The chant of "the Field of the Stars"

I was listening recently one of the last CD by the Ensemble Organum : Compostela – Ad Vesperas Sancti Jacobi - Codex Calixtinus XII century

I have always appreciated the work of Marcel Peres - who likes to sing for the Latin Mass and organizes workshops for the priests and seminarians of our Fraternity in France – so I expected another great recording and I was not disappointed. It brings us back 9 centuries ago on the ways of one of the greatest pilgrimages of the whole Christendom. I wanted to know a little bit more about this music from an old Codex and I found the following text.

The Codex Calixtinus and the development of polyphony
in the twelfth century.

by Sean M. Raleigh, Vanderbilt University.

The city of Santiago de Compostela in northwestern Spain has been a popular destination for pilgrims since the middle ages. The origin and nature of this tradition are described by the twelfth century Codex Calixtinus. Especially noteworthy is the inclusion of music, some of which is polyphonic. The study of this early organum has provided new and often controversial insights into the development of the genre, owing to the fact that it is some of the earliest polyphony in our literature.
The Cult of St. James

In the late 8th century, Charlemagne had a "vision" in which a knightly figure appeared to him, identifying himself as St. James, the apostle (Santiago in Spanish). St. James described to Charlemagne that his body was resting in a tomb in the furthest reaches of western Europe, finis terrae, or "the ends of the earth." However, the path to his resting place was blocked by the "infidels," i.e., the Moors that had conquered most of the Iberian Peninsula. Charlemagne was to follow the path of the stars, the Milky Way, through Spain, liberating this holy ground from Islamic influence. So recounts Book IV of the Codex Calixtinus. The book continues on to describe the various battles of Charlemagne and other men in the reconquista of Spain. Throughout these "crusades" the name of St. James was invoked as a rallying point and became central to uniting all Christendom against the Moors.
The enormous influence of the figure of St. James contributed to a phenomenon known as the "cult of St. James." Legends of miraculous healings and blessings attributed to the power of St. James began to spread. The faithful Christians of Europe, seeking to magnify their piety and devotion, began making pilgrimages to the site which had been designated as his final burial place, a small town in northwestern Spain called Santiago de Compostela.

Santiago de Compostela
According to legend, after the martyrdom of James in Jerusalem at the hands of Herod, his body was carried in a boat to Galicia by some of his disciples. (Galicia is the name of the northwestern region of Spain.) Although the various stories differ significantly, the actual tomb was purported to have been discovered by one of two people in the 9th century: Pelayo, a local hermit, or Theodomir, a local bishop in Galicia. Nearly all the legends describe how the discovery of the tomb was accompanied by bright lights or stars above the wooded area where the tomb rested, and angels who proclaimed the divinity of the location. A small church was constructed on the spot, which would later be replaced by the stately cathedral now present. The place was called Campus Stellae, or "Field of the Stars," later shortened to Compostela. (Edwin Mullins, in his book The Pilgrimage to Santiago, points out that the true derivation of Compostela is the Latin Compositium or Compostum, meaning "burial ground.") The popularity of the pilgrimages to Santiago de Compostela was surpassed only by Jerusalem and Rome. There are a couple of reasons for such popularity. First was the idea of "divine grace," or the intercession of saints either to provide a miracle (such as a healing) or pardon from sins. Traveling long distances to pay homage to a saint was considered a worthy price to pay to merit forgiveness. The other motivation for pilgrims was the medieval fascination with relics. Oftentimes, these relics were believed to be endowed with healing or restorative powers. Less significant relics located in other places, such as slivers of wood from the Cross, or individual bones of some saint, attracted fewer people. The entire body of St. James was considered to be one of the more significant relics of the Middle Ages.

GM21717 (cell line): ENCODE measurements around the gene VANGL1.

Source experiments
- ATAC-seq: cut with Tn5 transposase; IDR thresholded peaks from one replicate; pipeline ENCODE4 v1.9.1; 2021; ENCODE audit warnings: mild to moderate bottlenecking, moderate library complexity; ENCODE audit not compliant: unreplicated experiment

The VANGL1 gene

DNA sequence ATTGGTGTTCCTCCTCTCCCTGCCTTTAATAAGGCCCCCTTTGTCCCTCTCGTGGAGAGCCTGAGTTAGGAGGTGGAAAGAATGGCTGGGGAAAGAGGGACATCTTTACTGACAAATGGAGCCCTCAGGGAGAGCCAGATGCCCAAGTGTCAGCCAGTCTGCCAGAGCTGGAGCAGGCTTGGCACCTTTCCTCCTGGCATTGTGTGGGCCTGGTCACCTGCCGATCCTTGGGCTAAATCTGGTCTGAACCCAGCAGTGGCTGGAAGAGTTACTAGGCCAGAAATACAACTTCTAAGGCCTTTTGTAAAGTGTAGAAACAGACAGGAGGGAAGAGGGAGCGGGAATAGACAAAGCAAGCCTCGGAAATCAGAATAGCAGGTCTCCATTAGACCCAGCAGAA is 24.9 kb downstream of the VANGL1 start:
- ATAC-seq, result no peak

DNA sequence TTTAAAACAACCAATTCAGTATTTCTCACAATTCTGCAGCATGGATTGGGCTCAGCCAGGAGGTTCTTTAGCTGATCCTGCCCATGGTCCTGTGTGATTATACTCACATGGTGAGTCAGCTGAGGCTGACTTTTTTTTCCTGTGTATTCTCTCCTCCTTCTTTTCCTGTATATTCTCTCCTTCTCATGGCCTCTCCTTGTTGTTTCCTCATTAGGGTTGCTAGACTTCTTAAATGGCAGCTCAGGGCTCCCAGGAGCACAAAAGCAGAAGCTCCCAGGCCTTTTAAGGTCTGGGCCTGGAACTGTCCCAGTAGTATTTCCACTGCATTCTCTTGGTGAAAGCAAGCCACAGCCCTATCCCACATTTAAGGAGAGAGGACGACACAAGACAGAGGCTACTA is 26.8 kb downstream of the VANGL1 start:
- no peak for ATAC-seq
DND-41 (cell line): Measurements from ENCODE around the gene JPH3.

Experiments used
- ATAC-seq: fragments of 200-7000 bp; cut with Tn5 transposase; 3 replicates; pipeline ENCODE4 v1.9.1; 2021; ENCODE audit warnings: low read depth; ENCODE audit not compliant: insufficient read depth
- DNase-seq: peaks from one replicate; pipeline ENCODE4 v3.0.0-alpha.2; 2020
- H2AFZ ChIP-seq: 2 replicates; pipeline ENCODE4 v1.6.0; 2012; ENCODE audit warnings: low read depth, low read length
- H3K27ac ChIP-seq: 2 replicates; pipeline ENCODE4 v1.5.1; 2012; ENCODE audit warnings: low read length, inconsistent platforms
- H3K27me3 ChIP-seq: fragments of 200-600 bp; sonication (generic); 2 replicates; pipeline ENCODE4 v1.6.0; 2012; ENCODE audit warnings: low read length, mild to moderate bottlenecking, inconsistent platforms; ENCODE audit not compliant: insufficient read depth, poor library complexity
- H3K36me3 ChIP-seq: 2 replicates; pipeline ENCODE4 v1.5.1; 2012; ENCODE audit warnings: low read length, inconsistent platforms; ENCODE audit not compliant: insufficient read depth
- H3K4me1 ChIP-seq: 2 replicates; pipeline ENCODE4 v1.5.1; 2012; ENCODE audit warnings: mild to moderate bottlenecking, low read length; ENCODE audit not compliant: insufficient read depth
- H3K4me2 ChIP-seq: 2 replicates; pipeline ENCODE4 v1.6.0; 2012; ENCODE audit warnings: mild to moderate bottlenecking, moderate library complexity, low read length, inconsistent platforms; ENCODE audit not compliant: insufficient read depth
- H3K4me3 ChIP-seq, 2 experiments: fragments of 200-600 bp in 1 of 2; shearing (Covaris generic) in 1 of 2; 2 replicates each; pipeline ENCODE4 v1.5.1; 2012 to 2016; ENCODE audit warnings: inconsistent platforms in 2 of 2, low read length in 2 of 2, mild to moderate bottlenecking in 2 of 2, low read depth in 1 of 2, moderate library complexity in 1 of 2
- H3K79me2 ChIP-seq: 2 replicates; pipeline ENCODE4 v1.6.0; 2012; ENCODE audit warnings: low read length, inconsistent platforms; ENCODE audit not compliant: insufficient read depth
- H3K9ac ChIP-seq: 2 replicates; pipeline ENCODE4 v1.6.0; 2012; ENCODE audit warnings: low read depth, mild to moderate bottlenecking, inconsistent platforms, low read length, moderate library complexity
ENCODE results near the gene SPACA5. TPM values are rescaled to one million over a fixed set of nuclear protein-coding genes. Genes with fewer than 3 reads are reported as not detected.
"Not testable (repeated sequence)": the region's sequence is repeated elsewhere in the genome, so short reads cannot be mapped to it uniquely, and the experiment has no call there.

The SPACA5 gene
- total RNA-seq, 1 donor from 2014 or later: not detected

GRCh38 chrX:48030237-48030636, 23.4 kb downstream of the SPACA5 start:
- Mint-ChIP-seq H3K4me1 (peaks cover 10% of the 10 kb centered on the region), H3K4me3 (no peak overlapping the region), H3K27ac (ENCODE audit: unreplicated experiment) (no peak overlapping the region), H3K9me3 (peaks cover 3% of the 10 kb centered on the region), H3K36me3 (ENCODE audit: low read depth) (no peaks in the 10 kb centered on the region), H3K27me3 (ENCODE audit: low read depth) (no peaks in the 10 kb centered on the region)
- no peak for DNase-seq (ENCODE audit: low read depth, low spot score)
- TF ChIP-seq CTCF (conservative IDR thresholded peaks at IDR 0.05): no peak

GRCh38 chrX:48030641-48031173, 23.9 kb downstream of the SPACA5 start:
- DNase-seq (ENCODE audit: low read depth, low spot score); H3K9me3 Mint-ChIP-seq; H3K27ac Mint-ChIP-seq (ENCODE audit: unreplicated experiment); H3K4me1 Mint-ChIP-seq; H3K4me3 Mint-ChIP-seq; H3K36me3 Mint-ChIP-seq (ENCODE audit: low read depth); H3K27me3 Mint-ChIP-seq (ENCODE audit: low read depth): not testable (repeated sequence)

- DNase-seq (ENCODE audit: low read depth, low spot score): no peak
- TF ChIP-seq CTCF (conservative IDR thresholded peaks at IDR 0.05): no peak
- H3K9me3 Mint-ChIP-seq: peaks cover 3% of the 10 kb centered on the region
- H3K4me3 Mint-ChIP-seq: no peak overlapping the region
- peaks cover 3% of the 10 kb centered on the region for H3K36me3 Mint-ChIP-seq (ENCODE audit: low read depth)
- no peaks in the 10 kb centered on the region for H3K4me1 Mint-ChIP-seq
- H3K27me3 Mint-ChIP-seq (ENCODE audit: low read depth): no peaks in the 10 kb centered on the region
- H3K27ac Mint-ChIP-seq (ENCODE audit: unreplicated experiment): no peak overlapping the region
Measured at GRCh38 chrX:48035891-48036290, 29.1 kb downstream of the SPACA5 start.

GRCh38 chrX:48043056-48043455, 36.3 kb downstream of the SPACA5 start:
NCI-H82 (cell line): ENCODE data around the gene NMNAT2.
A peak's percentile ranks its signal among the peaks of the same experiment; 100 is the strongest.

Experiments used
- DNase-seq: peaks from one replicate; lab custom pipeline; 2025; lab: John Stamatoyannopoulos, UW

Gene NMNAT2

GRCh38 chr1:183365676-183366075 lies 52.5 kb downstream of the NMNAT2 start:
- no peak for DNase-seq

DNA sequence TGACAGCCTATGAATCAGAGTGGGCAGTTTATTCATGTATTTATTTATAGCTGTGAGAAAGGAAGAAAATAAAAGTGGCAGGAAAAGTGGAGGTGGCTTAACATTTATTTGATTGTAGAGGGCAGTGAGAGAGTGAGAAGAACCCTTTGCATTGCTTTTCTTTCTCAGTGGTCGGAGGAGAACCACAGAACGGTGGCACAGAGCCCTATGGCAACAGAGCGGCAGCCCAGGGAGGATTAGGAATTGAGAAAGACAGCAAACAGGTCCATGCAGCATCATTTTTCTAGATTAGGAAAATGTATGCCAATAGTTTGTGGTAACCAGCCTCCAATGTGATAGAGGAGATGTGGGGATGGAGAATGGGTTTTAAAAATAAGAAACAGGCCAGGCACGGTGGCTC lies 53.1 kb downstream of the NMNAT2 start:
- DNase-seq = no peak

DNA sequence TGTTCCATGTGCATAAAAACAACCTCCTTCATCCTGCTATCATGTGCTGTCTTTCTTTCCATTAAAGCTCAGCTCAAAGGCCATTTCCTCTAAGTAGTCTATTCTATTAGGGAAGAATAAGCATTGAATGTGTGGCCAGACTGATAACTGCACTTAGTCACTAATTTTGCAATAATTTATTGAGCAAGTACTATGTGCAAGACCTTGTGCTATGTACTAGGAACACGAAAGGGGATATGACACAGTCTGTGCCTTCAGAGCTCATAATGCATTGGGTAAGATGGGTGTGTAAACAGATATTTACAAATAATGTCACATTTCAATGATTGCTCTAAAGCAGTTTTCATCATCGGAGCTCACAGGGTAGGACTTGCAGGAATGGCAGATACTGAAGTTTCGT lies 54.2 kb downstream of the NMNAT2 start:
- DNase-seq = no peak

The Codex Calixtinus
The Codex Calixtinus, housed at the cathedral in Santiago, is a manuscript of the book entitled Liber Sancti Jacobi written between 1130 and 1140. It is considered by many to be the first tourist promotional book in history. Its several books describe the history of St. James and his importance in liberating Spain from the Moors, the miracles of St. James on behalf of pilgrims and others, and information about the principal route leading to Santiago de Compostela (popularly called the "Camino de Santiago" or more specifically, the camino francés). It wasn't actually written in Spain; evidence suggests that monks in southern France may have authored parts of it. Scholars believe that it was carried to Spain in the early 12th century by a man named Aymery Picaud, who also happens to be the editor of the Liber Sancti Jacobi, and perhaps the author of Book V, which is the pilgrims' guide. Aymery Picaud was the chancellor of Pope Calixtus II, and in order to give the book more authority and authenticity, he inserted into the text forged letters from the pope and from other important historical figures.